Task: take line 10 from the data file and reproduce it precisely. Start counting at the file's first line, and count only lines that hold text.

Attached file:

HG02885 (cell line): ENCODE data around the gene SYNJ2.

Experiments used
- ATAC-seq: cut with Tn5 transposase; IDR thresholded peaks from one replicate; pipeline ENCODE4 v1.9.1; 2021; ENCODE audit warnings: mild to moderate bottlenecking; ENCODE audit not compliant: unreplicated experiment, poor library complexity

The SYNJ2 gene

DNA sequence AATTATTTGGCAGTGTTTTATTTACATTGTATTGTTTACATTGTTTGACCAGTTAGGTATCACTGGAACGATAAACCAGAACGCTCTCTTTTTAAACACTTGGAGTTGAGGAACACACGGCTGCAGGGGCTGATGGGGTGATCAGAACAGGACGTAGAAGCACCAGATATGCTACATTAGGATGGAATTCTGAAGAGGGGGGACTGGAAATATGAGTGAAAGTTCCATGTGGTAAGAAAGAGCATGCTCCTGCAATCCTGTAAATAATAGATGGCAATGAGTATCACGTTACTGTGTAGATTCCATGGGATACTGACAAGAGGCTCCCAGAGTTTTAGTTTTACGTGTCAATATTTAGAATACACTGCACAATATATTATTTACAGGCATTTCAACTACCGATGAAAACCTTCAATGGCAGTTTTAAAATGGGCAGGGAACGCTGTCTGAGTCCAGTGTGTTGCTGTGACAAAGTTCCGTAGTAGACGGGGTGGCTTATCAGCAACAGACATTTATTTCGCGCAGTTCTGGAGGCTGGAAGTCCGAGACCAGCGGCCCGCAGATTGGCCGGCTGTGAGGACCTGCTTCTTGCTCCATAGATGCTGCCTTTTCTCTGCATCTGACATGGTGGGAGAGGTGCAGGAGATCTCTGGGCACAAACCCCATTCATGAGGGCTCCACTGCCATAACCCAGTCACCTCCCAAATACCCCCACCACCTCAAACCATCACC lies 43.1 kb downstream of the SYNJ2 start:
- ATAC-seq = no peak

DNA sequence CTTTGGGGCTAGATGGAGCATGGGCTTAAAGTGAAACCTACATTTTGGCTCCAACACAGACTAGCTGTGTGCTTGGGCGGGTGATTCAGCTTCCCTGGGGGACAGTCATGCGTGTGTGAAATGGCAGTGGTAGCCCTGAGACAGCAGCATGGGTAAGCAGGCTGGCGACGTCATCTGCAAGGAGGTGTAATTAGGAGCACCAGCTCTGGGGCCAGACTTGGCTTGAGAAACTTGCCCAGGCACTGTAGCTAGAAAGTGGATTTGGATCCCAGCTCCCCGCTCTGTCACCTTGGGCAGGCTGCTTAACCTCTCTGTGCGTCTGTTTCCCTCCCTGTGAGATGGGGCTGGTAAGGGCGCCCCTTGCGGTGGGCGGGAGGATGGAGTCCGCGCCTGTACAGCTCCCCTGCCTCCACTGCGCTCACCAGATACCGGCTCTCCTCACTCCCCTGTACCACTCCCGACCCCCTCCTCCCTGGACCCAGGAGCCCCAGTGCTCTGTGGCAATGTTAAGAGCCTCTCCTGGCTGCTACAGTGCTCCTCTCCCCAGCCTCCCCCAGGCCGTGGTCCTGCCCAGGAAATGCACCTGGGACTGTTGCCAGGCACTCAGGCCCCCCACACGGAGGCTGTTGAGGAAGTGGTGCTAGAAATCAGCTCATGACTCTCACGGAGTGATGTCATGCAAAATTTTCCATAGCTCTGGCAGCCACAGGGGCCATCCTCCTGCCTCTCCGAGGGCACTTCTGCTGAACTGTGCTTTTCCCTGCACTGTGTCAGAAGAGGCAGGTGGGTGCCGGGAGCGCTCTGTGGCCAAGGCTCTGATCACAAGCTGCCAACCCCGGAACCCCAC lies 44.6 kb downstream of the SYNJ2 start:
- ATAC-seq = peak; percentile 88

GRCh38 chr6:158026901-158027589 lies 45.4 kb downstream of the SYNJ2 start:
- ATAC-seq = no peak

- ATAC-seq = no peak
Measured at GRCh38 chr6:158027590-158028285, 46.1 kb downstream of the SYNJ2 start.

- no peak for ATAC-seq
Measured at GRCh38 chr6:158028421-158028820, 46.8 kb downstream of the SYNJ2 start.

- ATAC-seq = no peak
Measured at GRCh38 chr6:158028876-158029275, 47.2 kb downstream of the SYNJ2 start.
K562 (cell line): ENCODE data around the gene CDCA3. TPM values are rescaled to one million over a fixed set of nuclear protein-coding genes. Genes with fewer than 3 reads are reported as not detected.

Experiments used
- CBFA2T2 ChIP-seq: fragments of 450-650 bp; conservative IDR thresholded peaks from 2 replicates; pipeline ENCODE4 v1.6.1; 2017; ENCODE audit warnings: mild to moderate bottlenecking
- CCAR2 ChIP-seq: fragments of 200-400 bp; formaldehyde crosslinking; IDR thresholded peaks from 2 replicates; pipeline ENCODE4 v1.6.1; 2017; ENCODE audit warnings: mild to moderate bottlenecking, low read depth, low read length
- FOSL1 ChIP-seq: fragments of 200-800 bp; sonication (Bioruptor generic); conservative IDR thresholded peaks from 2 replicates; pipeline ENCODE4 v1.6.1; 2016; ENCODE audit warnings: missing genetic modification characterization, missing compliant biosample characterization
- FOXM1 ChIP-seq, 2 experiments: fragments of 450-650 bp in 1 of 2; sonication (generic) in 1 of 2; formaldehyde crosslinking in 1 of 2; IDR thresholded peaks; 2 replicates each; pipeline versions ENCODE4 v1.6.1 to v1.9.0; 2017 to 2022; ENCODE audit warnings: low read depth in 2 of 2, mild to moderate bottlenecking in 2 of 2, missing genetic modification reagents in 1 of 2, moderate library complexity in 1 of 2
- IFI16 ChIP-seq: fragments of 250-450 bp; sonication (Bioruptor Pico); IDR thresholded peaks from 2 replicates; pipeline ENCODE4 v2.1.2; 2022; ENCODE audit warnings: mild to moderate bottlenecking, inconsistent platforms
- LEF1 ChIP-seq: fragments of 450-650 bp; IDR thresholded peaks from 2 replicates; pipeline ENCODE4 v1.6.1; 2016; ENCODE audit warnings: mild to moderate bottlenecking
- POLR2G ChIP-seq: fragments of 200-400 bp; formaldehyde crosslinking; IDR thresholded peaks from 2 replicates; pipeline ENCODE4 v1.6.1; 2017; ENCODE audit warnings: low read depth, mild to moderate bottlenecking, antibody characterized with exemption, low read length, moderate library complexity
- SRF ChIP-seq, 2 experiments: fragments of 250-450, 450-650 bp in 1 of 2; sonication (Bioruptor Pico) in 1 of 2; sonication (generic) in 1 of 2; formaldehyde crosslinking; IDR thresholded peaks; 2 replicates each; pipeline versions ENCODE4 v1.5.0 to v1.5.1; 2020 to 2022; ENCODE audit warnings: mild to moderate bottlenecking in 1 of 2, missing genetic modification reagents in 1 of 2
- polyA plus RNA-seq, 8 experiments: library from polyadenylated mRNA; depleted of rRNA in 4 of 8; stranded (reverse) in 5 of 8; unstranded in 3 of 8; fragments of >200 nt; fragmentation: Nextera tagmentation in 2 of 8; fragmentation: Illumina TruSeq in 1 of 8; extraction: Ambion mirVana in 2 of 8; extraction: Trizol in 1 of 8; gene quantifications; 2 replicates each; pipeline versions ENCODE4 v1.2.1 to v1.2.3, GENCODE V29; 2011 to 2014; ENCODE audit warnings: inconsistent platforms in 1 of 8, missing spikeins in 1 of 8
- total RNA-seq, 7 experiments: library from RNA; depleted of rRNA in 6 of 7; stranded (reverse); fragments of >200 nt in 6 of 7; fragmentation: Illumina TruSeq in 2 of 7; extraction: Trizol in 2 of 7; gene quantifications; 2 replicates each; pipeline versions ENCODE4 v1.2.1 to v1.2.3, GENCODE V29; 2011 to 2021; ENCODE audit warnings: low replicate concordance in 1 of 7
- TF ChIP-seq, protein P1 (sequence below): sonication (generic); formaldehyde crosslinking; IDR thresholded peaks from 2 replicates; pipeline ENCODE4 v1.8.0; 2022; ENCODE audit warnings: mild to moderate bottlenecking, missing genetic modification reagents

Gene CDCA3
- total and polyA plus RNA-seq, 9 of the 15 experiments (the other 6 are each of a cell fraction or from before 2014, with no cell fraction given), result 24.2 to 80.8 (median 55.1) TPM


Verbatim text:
- ATAC-seq = no peak